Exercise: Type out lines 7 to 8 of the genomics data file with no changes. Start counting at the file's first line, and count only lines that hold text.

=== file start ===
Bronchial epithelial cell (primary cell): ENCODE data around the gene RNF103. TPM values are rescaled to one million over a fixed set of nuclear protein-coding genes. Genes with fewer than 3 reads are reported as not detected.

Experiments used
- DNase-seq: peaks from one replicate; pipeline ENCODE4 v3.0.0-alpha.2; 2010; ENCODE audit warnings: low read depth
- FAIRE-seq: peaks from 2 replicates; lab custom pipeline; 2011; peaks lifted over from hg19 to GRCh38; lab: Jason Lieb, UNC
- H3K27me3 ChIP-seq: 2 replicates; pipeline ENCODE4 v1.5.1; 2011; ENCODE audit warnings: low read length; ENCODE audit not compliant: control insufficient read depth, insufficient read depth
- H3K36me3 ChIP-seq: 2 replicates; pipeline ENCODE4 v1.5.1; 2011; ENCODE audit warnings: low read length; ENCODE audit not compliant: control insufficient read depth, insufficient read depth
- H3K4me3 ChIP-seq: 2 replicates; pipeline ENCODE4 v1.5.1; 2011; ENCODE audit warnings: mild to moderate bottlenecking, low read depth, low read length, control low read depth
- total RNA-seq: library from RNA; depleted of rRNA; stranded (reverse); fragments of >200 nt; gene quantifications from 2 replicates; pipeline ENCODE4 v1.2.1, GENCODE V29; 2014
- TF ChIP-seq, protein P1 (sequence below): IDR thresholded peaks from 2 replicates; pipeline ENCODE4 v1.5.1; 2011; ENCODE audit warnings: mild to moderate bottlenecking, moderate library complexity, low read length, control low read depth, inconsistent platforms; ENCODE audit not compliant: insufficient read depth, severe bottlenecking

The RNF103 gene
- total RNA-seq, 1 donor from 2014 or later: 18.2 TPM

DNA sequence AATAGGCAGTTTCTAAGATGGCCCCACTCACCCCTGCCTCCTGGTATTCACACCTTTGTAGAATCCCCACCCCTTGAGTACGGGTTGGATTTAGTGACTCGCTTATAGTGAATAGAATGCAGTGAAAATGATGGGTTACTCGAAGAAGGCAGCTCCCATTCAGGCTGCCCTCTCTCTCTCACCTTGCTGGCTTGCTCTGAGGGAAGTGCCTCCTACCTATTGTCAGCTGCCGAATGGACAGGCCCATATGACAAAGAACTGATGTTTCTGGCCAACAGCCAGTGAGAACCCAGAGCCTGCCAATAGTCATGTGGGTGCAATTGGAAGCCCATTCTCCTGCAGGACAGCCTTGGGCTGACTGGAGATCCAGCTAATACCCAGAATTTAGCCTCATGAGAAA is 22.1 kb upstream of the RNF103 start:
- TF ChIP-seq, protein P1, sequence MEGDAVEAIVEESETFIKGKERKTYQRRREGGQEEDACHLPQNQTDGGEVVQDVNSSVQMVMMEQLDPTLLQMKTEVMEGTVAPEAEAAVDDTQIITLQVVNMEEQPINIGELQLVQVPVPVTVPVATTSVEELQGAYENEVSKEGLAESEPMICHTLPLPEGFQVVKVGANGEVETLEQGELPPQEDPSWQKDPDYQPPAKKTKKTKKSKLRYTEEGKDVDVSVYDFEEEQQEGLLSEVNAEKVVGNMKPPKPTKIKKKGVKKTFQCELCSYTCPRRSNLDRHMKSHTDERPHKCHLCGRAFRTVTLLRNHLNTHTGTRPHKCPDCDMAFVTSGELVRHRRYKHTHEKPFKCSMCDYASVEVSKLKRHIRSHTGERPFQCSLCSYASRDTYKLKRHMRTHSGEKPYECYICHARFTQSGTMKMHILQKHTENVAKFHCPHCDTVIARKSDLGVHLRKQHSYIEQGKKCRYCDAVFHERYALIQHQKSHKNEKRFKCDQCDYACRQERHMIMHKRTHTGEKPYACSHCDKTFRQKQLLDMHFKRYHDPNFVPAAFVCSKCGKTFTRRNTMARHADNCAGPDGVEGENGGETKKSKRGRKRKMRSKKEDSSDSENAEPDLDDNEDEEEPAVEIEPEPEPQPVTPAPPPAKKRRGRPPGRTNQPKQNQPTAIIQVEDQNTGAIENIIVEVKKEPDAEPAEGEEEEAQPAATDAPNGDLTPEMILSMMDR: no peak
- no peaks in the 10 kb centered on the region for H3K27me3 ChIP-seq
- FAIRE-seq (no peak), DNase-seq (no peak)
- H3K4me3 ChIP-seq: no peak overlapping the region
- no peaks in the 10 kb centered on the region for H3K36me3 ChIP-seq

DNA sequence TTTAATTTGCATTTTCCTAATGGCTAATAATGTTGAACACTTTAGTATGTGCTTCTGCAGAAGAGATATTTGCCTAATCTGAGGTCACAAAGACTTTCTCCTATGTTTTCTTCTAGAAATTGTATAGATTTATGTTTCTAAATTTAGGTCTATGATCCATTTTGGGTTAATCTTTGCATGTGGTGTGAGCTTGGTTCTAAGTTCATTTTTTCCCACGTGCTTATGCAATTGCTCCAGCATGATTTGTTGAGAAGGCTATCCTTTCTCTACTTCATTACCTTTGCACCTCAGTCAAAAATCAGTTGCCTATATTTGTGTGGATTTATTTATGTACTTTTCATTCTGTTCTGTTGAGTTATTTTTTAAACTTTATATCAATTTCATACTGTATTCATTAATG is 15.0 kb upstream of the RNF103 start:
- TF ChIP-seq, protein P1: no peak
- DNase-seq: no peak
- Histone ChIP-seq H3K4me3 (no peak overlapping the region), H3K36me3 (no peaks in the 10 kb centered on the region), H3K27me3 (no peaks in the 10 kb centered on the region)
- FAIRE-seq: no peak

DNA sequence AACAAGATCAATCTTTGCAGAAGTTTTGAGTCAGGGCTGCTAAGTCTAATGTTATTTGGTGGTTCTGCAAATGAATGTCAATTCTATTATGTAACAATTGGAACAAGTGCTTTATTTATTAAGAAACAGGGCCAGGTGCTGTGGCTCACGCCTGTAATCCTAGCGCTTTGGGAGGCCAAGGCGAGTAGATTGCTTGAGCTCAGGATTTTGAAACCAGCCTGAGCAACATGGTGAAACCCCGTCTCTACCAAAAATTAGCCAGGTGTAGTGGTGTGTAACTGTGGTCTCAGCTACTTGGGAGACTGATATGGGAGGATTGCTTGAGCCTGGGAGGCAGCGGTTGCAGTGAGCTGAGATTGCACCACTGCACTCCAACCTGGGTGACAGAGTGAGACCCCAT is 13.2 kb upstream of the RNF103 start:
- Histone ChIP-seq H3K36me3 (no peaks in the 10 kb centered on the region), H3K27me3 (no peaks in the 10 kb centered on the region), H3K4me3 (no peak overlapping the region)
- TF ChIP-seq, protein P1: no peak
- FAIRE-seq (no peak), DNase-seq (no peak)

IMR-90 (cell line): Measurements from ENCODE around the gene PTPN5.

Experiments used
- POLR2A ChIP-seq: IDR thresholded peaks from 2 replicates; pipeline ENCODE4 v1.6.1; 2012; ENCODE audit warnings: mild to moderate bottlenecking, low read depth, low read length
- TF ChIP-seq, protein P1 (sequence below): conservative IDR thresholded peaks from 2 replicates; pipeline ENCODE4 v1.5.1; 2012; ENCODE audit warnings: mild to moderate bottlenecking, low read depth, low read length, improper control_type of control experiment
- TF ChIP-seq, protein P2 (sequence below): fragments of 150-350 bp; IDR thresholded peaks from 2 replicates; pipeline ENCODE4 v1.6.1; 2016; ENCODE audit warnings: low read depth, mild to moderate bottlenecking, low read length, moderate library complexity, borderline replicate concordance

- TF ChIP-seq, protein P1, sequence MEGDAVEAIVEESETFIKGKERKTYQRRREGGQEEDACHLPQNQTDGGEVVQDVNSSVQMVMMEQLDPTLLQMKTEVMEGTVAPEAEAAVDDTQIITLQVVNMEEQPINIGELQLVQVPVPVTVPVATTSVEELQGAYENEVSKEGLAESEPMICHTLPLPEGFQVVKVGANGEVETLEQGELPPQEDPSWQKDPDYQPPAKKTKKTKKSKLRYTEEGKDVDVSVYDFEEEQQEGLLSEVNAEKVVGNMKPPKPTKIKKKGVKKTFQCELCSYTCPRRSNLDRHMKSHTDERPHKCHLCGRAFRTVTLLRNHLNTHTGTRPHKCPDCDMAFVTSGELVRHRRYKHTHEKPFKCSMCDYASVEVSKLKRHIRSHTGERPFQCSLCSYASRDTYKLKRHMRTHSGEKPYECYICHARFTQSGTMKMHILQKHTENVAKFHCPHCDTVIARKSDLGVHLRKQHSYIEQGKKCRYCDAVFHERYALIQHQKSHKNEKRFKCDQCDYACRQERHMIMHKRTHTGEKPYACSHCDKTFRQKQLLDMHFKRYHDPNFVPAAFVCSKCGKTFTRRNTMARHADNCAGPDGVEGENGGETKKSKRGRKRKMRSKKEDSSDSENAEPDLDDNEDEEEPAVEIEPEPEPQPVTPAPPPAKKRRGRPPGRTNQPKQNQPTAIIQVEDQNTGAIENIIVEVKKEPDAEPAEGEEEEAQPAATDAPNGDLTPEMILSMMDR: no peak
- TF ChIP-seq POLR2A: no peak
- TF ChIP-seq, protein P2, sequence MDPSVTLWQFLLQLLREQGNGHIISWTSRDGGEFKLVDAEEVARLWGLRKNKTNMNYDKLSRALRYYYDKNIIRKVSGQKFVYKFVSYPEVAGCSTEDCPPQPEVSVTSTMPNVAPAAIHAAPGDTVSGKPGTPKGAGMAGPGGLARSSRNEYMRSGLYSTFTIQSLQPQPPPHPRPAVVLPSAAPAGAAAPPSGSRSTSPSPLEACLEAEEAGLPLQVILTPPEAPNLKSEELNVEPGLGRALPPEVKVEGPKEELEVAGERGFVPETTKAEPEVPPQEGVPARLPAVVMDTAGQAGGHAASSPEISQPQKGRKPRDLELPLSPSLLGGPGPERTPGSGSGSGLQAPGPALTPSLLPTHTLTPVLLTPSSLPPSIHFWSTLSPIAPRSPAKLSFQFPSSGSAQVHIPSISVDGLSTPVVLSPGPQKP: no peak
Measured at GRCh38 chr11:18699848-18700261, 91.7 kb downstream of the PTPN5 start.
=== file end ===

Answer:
- H3K4me3 ChIP-seq: 2 replicates; pipeline ENCODE4 v1.5.1; 2011; ENCODE audit warnings: mild to moderate bottlenecking, low read depth, low read length, control low read depth
- total RNA-seq: library from RNA; depleted of rRNA; stranded (reverse); fragments of >200 nt; gene quantifications from 2 replicates; pipeline ENCODE4 v1.2.1, GENCODE V29; 2014